Bristol festival launches to celebrate refugees and asylum seekers

The Bristol Refugee Festival launched at the Malcolm X Centre in Bristol last night (June 6).

More than one hundred people attended the start of the festival, where asylum seekers and refugees are invited to take part in many upcoming events.

At the launch, organisers outlined the three-week festival programme along with music, food and lots of activities for children.

The festival first launched in 2017 and each year it has grown. This year, the theme is 'healing through community' and seeks to encourage a deeper community understanding of what it means to be a refugee.

The Bristol Refugee Festival CIC was established in 2017. Credit: ITV West Country

The festival has been designed to suit all tastes and ages including peace feasts, dance workshops and theatre trips to a football tournament, craft drop-ins and a ceilidh dance.

M-Shed is also hosting an exhibition called Crossings: Community and Refugee and there will be a harbour boat tour with storytelling and music.

The Bristol Refugee Arts Collective (BRAC) join forces with UWE art students for an exhibition and workshops.

The festival aims to connect communities from across Bristol by sharing and celebrating their diversity. Credit: ITV West Country

Jules Olsen, the festival director, said: ”The theme of ‘healing’ connects us with the national Refugee Week theme, but in Bristol we wanted to emphasise the importance of community in that process.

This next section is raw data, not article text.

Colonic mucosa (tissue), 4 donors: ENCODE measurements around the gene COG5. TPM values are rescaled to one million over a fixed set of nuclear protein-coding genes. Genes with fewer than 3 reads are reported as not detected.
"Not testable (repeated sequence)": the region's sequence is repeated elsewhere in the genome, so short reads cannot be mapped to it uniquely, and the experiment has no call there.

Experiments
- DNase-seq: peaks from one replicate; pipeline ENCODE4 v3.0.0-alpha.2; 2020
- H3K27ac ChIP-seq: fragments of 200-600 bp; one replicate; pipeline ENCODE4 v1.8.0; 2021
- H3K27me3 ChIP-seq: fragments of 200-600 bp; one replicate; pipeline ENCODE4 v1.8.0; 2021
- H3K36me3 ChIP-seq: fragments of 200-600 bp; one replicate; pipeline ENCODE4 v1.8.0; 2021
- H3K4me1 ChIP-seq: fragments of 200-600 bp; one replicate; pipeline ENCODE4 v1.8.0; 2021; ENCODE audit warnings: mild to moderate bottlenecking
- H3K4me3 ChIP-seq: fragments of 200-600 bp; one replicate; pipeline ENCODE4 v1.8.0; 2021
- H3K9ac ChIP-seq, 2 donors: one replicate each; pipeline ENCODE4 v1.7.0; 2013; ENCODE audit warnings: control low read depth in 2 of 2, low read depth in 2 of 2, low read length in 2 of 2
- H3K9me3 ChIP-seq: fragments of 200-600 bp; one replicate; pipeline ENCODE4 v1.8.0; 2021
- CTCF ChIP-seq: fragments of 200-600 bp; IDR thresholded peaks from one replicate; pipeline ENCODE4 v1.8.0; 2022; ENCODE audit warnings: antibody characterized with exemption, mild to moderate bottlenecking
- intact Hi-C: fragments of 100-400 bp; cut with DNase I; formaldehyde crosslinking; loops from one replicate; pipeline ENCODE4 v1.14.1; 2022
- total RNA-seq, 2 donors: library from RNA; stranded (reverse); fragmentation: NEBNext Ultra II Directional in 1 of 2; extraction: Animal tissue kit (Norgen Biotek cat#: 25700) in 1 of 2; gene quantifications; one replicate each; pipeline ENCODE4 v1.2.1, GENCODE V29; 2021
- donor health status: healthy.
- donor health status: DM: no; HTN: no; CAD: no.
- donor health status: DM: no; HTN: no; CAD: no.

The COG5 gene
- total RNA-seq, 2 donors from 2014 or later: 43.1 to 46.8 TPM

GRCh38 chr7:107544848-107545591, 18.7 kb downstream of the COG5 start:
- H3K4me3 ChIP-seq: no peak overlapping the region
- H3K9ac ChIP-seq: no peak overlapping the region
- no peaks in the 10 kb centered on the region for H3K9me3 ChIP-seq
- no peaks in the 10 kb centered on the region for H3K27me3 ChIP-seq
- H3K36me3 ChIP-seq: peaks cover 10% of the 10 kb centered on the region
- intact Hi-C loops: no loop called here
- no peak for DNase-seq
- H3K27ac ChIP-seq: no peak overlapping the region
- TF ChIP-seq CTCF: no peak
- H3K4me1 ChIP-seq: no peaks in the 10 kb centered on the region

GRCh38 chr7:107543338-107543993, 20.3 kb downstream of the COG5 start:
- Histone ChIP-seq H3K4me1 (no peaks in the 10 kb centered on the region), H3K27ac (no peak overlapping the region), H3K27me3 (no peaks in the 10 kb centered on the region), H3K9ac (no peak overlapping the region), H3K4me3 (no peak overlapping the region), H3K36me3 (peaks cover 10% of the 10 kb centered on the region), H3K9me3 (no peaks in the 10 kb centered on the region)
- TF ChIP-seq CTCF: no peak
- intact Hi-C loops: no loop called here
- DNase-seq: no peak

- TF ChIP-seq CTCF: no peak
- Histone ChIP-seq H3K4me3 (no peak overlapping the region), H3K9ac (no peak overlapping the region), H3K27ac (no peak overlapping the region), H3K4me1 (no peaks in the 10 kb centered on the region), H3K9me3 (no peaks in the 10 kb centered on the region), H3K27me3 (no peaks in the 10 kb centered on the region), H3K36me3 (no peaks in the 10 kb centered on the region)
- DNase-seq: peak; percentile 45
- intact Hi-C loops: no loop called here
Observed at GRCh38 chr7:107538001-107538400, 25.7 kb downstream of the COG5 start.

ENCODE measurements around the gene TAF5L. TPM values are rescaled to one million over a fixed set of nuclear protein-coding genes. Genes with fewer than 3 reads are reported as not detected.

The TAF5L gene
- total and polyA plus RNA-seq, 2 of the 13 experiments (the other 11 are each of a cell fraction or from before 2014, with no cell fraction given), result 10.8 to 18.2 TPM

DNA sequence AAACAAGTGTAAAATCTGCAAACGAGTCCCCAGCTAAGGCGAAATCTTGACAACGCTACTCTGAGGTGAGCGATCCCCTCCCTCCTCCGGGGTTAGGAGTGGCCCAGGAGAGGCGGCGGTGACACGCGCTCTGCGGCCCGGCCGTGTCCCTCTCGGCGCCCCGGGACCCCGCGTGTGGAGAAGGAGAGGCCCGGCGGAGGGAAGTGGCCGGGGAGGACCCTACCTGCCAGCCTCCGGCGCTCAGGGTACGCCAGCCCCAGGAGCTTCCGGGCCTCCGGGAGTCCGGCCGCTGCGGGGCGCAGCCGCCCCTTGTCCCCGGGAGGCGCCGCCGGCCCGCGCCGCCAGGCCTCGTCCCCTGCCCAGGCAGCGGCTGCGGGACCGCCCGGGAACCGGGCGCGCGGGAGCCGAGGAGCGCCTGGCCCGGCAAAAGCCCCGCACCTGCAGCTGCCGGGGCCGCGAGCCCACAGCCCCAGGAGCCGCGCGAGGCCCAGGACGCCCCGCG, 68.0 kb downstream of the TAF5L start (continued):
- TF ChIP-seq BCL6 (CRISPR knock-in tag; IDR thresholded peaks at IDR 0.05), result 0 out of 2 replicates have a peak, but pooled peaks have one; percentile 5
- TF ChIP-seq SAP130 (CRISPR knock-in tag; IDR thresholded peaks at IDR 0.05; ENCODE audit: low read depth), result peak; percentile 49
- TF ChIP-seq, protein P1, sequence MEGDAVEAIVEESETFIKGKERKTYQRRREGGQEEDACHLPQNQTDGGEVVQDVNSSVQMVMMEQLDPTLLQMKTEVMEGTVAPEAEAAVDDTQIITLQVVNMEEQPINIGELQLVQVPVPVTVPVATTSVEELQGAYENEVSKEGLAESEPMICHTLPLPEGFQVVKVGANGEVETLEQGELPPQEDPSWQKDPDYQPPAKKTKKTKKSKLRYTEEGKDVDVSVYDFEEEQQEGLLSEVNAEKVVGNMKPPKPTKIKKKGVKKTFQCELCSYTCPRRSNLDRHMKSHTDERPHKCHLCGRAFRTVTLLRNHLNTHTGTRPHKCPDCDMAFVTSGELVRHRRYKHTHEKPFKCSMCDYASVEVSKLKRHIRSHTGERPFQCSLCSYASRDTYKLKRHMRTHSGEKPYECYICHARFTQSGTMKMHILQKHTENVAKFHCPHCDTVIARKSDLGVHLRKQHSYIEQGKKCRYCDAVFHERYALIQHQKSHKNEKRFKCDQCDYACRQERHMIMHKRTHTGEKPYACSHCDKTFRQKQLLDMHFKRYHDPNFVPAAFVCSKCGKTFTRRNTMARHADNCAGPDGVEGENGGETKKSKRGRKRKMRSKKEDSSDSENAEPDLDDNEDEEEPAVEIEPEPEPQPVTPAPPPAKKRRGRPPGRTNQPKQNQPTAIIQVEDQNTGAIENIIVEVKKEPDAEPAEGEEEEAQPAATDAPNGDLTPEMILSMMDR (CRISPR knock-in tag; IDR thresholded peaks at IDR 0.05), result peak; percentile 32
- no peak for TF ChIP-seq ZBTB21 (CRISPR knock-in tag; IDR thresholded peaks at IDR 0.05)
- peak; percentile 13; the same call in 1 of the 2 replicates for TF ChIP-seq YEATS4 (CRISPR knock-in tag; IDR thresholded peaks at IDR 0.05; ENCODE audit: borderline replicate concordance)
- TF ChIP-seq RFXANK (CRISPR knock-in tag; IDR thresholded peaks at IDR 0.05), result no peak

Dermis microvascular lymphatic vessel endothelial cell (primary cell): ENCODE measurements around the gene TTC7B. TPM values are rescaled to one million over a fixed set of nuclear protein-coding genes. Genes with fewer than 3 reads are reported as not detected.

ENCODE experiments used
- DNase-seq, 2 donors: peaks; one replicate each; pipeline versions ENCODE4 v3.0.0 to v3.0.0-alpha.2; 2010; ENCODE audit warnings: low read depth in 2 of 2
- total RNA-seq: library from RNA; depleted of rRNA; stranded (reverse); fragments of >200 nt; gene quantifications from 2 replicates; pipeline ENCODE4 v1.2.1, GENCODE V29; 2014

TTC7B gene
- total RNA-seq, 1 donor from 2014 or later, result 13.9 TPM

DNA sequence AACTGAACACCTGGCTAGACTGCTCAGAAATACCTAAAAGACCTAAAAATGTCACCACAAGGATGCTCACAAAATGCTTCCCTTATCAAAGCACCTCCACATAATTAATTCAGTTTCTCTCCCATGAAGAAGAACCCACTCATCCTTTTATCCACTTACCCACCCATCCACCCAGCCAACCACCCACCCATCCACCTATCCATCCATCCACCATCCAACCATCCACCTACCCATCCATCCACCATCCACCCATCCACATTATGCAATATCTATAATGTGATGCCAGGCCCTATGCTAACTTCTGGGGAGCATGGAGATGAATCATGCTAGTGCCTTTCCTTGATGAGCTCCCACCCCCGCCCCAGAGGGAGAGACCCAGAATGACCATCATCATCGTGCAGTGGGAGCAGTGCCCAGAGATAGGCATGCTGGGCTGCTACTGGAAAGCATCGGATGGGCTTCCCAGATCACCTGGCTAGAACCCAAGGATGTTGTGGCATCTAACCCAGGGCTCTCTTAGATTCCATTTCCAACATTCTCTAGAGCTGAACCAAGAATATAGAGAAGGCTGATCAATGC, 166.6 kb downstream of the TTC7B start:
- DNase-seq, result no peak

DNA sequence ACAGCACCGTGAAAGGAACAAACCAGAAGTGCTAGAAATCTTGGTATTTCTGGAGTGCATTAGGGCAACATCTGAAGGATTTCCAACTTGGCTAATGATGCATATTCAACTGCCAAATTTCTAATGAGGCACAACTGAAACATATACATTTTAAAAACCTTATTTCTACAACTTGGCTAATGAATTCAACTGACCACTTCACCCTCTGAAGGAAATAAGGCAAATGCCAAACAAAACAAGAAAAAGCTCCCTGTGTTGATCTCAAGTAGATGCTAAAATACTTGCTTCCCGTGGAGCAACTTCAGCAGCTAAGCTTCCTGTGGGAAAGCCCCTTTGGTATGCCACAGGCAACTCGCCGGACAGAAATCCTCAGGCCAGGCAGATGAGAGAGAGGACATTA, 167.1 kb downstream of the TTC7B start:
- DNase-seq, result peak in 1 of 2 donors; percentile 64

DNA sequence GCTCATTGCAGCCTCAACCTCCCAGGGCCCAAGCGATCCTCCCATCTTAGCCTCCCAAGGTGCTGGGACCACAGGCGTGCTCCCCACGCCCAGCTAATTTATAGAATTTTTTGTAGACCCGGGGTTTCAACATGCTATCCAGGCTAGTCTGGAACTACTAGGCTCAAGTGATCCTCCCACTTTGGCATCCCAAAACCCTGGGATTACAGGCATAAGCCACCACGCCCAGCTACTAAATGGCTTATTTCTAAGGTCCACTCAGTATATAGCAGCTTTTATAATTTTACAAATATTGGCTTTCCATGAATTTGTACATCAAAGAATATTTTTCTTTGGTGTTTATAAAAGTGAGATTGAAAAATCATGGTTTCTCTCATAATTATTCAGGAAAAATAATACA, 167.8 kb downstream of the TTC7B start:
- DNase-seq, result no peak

"Last year, adapting our programme to covid restrictions, we learnt that smaller intimate spaces are ideal for nurturing connections, leading to more meaningful conversations and greater understanding.

"We are really excited that so many communities have been ready and willing to be involved in creating spaces of welcome and celebration with refugees and asylum seekers.” 

The festival launched at the Malcolm X Centre in St Pauls on June 6. Credit: ITV West Country

Sherien Elsheikh, a volunteer festival ambassador, said: “The refugee festival shows a lot of support for refugees, makes them feel welcomed and like they belong.

"For my part, I wait for a celebration every year, to see the variety of cultures and their reflections on each other. Knowing different customs, tasting different foods, sharing and displaying popular clothes.

"Participating in all these things creates a beautiful spirit among people, increases their knowledge of each other and reduces their sense of alienation.

"It makes us closer and increases mutual respect. People get to know new people and the celebration brings them together in joy and pleasure.” 

Organisers are also expanding the citywide ‘Celebrating Sanctuary Local’ programme, after the success of last year’s smaller, community-run gatherings.

There are many more local community events this year - including events at Page Park, Eastville Park, The Greenway centre, a Tibetan day at St. Werburghs Community Centre, and a Latin-American party at St. Pauls Learning Centre.